Don’t name your business after yourself

2 min read

Using your own name to run a business is a terrible idea. Here’s why.

You may have heard of Dale Carnegie. He’s the guy that revolutionised the self-improvement, public speaking and leadership industries back in the early 1900s. One of his notable books - How to Win Friends and Influence People (1936) is still a bestseller today. In this book, he writes  “A person's name is to him or her the sweetest and most important sound.”

 

And it’s true. Brands named after real people come across as more humble and personal. After all, who doesn't trust Walt Disney, Giorgio Armani and Johnnie Walker?

 

But including your own name in your brand can also be a bit of a red flag - especially if you want to make money by selling it one day. Let’s take a look at three possible outcomes:

 

1. Close The Business

 

In January, Samantha Wills closed her $10 million jewellery brand. In a letter published on her Instagram, Sam said she chose her name in her early 20s and didn’t think about what would happen when the time came to sell her business.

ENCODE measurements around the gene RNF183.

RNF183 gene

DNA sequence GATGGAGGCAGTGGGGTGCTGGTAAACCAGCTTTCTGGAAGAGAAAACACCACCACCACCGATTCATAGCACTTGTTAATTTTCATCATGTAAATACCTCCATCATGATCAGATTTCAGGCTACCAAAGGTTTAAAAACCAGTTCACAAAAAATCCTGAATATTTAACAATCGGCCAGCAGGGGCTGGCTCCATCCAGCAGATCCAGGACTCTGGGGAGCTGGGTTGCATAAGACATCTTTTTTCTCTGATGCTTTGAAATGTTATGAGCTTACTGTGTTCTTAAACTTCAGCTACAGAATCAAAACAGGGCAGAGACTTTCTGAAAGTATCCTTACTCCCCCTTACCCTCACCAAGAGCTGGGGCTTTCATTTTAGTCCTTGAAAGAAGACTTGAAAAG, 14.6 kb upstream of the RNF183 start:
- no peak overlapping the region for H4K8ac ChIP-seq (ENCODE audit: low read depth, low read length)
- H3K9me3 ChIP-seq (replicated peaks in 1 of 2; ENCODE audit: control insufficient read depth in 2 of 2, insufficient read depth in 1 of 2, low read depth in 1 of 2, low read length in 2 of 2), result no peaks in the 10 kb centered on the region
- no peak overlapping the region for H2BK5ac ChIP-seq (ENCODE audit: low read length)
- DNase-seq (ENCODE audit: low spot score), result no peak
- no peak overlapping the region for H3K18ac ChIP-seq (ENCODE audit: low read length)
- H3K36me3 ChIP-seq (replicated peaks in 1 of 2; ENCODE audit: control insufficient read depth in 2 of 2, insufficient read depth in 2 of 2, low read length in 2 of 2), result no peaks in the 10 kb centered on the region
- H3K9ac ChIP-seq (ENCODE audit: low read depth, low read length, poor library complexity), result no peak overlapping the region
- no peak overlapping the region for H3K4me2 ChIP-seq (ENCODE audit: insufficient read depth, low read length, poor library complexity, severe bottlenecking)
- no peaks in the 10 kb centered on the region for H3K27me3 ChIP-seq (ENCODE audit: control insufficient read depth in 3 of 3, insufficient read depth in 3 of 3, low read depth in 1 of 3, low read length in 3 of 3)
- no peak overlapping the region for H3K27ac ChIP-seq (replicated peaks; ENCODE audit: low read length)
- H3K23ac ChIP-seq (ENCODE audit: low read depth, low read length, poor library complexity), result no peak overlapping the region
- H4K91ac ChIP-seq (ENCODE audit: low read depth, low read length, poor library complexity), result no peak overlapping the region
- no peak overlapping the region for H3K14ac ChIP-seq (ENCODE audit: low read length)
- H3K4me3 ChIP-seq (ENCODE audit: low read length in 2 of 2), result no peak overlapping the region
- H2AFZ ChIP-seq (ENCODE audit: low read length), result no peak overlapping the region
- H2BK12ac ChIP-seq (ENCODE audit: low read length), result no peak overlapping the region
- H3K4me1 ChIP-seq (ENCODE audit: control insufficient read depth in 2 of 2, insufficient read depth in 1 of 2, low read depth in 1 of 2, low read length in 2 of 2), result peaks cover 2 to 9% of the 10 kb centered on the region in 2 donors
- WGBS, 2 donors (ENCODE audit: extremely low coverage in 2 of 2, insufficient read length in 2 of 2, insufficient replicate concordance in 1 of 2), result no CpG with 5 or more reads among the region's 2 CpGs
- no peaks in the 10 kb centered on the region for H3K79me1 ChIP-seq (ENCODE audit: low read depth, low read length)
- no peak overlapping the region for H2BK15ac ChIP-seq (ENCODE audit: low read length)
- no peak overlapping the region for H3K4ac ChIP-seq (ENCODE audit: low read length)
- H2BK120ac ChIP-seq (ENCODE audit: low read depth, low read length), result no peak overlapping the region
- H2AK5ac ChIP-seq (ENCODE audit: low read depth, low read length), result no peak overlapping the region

In an exclusive statement to Mamamia, Sam stated, “selling the business was not an option to me as I couldn’t hand over my name.” If Sam sold the business, she would have to forfeit control over her name and reputation. Additionally, she would find it legally impossible to start a new fashion label under her birth name.

 

2. Battle The Courts

 

If you decide to open your business under your name, there is a chance you could be unintentionally stepping on someone else’s copyright.

 

An article posted by Quartz claimed that emerging surfwear designer Thaddeus O’Neil was tangled in a legal battle with giant surfwear label O’Neill. Thaddeus is fighting for his naming rights, but it requires a lot of time and energy to prepare a defence.

 

3. Avoid The Courts

 

In 2012, French luxury brand Roger Vivier sued American handbag designer Clare Vivier for copyright infringements. The LA Times noted Clare “didn’t have the money to fight so settled and re-branded, changing the company name from Clare Vivier to Clare V.”

 

So What Is Your Exit Plan?

 

Your business name is a sellable asset. If you are a business owner remember your business name matters. Consider pairing your business name with a domain or protecting with a trademark. Check out our top tips for choosing the perfect business name today.

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